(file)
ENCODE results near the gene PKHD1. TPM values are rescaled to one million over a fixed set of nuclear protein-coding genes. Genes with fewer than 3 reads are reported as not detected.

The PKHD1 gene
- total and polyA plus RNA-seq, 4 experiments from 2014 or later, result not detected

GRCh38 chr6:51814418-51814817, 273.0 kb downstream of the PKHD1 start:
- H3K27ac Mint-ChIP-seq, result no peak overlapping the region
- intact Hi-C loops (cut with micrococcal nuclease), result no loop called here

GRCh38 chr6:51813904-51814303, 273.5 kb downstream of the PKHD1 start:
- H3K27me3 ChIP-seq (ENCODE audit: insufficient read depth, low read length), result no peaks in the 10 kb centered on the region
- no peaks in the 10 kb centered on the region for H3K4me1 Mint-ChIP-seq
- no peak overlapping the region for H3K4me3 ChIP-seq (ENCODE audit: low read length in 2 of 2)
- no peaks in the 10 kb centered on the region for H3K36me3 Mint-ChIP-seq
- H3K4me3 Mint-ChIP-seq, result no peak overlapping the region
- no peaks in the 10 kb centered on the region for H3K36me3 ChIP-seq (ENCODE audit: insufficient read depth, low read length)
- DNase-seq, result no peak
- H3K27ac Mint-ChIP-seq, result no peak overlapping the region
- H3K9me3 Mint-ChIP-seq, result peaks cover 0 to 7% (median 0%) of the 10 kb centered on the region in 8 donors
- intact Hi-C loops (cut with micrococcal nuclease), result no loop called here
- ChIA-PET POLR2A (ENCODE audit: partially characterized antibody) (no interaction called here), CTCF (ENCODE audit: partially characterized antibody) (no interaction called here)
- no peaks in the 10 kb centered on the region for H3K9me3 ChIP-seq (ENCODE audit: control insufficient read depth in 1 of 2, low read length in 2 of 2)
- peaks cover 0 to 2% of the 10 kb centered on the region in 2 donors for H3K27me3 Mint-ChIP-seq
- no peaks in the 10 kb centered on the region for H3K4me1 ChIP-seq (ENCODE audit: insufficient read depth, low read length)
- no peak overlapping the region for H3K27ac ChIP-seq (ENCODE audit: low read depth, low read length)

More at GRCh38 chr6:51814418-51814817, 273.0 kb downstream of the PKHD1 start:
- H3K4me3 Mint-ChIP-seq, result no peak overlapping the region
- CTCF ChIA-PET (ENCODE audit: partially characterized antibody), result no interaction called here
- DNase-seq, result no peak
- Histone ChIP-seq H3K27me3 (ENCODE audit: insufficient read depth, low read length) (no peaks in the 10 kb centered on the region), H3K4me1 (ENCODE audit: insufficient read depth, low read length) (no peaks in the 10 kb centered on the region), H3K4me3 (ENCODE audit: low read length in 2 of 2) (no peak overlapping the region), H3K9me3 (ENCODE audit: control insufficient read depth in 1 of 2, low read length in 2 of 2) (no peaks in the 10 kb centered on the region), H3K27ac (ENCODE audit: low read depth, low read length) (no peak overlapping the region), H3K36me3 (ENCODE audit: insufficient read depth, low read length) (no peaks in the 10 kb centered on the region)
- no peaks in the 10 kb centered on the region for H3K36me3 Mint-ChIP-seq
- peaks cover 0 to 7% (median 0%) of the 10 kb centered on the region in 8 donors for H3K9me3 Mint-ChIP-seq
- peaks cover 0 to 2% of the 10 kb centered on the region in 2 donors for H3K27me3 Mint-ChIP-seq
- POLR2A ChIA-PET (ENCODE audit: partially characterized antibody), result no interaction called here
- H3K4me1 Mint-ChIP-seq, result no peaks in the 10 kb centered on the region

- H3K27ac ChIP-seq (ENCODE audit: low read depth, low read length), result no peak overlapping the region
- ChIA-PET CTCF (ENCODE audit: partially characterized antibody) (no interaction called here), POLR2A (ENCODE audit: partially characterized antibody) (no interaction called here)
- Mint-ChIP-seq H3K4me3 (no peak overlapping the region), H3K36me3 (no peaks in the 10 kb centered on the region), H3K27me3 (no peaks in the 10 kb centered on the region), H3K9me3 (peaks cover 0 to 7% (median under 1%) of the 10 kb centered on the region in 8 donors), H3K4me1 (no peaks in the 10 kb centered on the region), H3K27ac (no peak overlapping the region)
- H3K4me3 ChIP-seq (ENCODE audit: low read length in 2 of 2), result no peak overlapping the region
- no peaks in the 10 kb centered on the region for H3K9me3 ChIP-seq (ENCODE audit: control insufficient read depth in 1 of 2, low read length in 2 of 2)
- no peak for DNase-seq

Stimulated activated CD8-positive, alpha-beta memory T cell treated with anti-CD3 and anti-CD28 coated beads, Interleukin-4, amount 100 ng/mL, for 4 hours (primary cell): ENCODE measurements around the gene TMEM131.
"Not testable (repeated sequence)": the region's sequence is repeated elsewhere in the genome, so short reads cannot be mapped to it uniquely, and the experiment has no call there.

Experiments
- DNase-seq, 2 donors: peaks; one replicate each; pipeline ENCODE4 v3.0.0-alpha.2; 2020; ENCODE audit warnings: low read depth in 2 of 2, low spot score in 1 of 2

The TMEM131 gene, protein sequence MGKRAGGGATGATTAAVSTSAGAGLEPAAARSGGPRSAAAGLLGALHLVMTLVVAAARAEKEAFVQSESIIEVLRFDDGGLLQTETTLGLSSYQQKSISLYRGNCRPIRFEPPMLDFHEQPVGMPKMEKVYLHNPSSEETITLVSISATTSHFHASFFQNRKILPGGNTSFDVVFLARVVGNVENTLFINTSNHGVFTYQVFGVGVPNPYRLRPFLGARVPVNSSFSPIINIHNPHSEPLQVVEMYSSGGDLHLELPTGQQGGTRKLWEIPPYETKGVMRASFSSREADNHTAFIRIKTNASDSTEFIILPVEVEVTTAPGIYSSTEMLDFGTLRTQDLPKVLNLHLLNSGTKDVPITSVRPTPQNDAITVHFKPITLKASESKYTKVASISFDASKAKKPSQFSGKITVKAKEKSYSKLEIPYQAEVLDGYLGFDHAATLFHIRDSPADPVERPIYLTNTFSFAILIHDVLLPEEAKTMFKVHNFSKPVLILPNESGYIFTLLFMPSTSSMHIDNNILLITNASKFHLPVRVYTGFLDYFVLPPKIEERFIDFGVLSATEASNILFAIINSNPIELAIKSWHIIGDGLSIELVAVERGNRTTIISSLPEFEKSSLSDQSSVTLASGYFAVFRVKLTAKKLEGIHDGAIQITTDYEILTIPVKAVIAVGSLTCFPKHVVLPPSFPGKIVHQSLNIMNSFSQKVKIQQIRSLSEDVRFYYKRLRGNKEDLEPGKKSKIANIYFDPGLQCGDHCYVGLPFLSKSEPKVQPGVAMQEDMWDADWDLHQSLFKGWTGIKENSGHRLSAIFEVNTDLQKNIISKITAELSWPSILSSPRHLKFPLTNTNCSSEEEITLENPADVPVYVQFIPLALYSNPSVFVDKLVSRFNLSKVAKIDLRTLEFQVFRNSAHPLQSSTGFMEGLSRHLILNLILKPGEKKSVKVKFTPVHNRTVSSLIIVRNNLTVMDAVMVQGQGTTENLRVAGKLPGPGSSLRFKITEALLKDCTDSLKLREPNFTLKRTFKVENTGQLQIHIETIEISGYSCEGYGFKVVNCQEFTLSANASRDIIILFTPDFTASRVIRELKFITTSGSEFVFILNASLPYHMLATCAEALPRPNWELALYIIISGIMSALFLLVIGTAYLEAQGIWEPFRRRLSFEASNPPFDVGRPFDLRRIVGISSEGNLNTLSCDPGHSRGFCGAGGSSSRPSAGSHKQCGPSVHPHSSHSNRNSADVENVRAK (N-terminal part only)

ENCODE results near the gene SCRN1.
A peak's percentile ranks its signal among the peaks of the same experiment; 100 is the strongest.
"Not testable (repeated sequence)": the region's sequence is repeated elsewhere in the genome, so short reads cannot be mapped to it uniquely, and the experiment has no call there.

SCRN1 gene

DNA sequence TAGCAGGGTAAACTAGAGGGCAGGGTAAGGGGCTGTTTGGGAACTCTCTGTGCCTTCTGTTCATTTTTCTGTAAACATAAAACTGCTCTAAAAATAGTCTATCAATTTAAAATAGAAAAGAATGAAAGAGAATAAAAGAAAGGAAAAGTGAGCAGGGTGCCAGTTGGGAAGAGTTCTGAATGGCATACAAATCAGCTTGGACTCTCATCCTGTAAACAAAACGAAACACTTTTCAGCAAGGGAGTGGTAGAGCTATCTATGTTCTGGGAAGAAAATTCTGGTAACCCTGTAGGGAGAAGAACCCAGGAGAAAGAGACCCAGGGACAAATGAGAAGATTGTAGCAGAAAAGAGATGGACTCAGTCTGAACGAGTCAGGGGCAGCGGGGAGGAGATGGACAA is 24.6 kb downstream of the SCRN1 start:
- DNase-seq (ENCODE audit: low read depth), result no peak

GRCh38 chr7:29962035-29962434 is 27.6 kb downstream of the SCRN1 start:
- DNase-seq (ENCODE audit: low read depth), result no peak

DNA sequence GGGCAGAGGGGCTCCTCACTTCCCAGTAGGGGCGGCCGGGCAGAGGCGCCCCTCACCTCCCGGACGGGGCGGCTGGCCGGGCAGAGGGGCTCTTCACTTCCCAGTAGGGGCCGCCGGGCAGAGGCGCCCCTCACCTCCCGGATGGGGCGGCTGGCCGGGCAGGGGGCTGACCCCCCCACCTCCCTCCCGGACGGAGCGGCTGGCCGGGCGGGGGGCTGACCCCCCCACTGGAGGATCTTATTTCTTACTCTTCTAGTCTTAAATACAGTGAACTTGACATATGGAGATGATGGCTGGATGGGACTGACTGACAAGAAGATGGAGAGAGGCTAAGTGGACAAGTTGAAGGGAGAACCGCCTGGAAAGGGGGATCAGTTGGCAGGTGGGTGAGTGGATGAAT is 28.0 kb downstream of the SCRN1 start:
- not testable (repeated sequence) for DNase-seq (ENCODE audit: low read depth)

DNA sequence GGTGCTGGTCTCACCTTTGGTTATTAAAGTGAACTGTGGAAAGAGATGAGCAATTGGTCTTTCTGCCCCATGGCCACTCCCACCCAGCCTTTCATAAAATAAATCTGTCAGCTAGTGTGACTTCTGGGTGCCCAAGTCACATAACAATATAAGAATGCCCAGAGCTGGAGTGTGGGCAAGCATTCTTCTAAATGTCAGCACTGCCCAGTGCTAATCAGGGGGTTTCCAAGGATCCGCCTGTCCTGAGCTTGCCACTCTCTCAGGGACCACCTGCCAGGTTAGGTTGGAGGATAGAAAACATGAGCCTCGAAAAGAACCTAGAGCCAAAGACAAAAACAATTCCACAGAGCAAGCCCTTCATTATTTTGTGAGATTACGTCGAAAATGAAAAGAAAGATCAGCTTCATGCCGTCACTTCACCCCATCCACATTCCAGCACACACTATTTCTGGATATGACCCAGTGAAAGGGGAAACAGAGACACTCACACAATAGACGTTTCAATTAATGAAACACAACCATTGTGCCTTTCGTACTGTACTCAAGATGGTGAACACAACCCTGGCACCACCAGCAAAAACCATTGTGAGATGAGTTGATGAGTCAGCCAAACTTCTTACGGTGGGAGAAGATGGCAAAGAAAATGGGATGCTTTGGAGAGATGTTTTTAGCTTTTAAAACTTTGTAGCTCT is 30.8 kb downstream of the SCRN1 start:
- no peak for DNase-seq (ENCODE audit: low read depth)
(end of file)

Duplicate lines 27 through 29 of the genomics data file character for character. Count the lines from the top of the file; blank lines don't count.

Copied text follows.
- Histone ChIP-seq H3K27me3 (ENCODE audit: insufficient read depth, low read length) (no peaks in the 10 kb centered on the region), H3K4me1 (ENCODE audit: insufficient read depth, low read length) (no peaks in the 10 kb centered on the region), H3K4me3 (ENCODE audit: low read length in 2 of 2) (no peak overlapping the region), H3K9me3 (ENCODE audit: control insufficient read depth in 1 of 2, low read length in 2 of 2) (no peaks in the 10 kb centered on the region), H3K27ac (ENCODE audit: low read depth, low read length) (no peak overlapping the region), H3K36me3 (ENCODE audit: insufficient read depth, low read length) (no peaks in the 10 kb centered on the region)
- no peaks in the 10 kb centered on the region for H3K36me3 Mint-ChIP-seq
- peaks cover 0 to 7% (median 0%) of the 10 kb centered on the region in 8 donors for H3K9me3 Mint-ChIP-seq